The venerable art gallery that was Knoedler & Co. will continue appearing in court filings and academic publications for a long time. There are a number of cases pending against it brought by disgruntled art collectors who claim that Knoedler sold fakes in the 2000s. On a brighter note, Getty Research Institute just acquired the Knoedler archive (1850-1971), recognizing the historical importance of this long prosperous and once respectable institution central to the history of art collecting and the art market in the US and Europe.
In the clean up efforts to unwind Knoedler’s business and clean up its good name, one of the suits against Knoedler is now settled. On October 4, 2012 Knoedler agreed to settle the 2011 lawsuit over an allegedly fake 1980 Jackson Pollock painting, acquired by a hedge fund manager Pierre Lagrange for $17 million. The work was purchased four years ago, and when Lagrange tried to sell it at auction, it was rejected because it was never included in the Pollock catalogue raisonne.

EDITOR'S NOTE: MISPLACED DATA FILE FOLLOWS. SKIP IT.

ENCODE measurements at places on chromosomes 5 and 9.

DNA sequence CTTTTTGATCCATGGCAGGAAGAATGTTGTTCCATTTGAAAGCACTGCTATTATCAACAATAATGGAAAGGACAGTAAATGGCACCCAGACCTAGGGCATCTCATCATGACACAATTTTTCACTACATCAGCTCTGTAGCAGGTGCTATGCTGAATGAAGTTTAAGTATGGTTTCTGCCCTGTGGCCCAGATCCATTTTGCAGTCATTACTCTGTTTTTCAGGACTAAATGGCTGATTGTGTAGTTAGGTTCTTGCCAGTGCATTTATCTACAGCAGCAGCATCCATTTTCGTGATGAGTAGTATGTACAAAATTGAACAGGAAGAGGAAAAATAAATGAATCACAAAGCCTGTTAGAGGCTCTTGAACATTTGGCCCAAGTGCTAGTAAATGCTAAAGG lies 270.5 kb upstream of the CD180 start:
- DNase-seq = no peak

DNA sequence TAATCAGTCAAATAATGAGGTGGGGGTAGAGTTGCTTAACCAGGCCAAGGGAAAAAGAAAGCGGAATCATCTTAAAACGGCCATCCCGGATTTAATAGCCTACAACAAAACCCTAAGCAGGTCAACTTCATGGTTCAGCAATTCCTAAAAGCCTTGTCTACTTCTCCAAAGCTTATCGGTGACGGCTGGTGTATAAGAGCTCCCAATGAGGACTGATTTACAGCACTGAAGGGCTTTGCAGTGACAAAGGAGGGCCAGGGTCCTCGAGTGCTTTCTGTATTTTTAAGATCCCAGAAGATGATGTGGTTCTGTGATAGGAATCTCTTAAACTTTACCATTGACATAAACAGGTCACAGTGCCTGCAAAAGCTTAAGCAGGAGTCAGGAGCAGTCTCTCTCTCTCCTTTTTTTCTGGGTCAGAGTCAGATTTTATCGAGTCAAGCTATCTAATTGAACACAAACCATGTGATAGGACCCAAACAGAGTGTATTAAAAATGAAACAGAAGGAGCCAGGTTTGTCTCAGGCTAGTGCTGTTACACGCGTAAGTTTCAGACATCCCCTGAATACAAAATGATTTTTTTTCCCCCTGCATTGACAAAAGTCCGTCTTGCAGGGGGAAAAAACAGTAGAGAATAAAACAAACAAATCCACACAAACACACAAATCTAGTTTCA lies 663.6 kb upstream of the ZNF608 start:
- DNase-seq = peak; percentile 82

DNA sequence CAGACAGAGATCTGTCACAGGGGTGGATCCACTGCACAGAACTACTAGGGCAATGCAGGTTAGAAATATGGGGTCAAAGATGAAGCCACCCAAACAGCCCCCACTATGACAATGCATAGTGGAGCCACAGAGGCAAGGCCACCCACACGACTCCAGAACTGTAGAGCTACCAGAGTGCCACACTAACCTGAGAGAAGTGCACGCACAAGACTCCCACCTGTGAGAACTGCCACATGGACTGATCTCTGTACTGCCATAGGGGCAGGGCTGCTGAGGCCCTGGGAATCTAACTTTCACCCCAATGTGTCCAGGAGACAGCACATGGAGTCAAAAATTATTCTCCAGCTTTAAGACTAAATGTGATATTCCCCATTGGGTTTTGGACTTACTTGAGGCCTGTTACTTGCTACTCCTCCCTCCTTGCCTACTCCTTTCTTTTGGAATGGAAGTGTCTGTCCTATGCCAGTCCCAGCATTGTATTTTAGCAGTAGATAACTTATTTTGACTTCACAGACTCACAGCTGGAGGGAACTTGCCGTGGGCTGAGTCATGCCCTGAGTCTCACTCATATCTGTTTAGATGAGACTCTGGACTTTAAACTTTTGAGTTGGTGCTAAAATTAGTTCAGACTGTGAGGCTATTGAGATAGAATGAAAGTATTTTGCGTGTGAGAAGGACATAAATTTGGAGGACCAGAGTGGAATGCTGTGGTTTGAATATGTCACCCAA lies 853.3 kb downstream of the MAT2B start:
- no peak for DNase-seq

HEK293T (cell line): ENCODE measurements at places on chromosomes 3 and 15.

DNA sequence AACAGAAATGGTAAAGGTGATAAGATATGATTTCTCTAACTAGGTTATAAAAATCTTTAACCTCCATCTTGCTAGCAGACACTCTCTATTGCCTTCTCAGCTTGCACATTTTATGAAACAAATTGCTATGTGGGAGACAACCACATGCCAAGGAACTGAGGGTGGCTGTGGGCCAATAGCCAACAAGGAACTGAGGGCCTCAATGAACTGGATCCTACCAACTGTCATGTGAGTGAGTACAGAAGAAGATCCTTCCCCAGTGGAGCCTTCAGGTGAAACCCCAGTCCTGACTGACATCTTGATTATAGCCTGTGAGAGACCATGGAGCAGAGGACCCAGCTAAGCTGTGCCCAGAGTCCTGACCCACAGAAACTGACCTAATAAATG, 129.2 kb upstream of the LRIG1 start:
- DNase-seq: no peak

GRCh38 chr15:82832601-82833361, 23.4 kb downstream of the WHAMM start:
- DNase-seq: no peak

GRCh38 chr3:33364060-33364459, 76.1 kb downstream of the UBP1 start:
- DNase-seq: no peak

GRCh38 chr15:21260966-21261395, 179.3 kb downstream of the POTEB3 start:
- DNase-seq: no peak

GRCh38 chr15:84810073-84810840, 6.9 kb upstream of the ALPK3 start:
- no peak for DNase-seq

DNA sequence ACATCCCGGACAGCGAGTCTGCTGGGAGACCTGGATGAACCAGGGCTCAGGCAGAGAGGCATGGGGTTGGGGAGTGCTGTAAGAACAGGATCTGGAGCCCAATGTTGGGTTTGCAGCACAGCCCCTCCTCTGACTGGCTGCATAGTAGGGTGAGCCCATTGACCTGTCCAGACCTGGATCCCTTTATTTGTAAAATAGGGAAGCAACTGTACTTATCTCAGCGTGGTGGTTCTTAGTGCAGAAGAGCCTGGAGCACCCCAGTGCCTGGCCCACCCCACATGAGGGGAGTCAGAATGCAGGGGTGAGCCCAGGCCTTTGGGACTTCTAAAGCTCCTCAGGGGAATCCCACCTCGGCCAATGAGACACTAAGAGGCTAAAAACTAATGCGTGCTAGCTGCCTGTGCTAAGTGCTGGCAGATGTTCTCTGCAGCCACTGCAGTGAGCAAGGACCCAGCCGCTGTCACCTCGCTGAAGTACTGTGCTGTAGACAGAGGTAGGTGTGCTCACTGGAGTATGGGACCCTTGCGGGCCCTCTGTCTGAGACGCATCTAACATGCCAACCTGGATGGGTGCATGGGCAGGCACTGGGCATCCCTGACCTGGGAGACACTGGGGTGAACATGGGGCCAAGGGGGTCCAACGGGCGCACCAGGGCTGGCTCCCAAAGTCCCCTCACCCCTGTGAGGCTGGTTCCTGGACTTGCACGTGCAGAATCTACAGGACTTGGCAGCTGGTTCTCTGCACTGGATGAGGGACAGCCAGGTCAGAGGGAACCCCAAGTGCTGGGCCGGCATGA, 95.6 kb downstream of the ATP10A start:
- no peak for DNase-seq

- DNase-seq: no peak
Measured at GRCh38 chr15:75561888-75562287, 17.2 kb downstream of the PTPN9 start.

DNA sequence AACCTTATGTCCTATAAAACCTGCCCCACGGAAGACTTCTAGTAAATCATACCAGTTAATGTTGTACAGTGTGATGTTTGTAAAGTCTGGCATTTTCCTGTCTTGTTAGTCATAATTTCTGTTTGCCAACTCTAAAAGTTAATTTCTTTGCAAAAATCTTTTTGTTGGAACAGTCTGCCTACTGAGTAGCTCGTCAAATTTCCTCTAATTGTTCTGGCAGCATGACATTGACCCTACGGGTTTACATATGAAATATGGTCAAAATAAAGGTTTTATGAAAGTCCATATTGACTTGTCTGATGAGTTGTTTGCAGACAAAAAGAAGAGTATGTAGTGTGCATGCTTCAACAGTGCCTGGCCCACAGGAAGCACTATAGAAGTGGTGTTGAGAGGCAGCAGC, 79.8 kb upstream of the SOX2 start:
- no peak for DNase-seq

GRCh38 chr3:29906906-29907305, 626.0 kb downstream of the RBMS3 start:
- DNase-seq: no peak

Having reached an amicable agreement, attorneys for Lagrange, the gallery and the former directory of the gallery filed a stipulation to dismiss the case; terms of the settlement are confidential, of course. While all parties ought to be satisfied to some degree with the settlement, Lagrange will go down in history as the person who pulled the peg that held the 165 years old gallery intact. Reportedly, “Knoedler closed its doors a day after Lagrange provided the gallery with an expert report that the painting was a fake.”
Case: Lagrange v. Knoedler, 11-8757, U.S. District Court, Southern District of New York (Manhattan).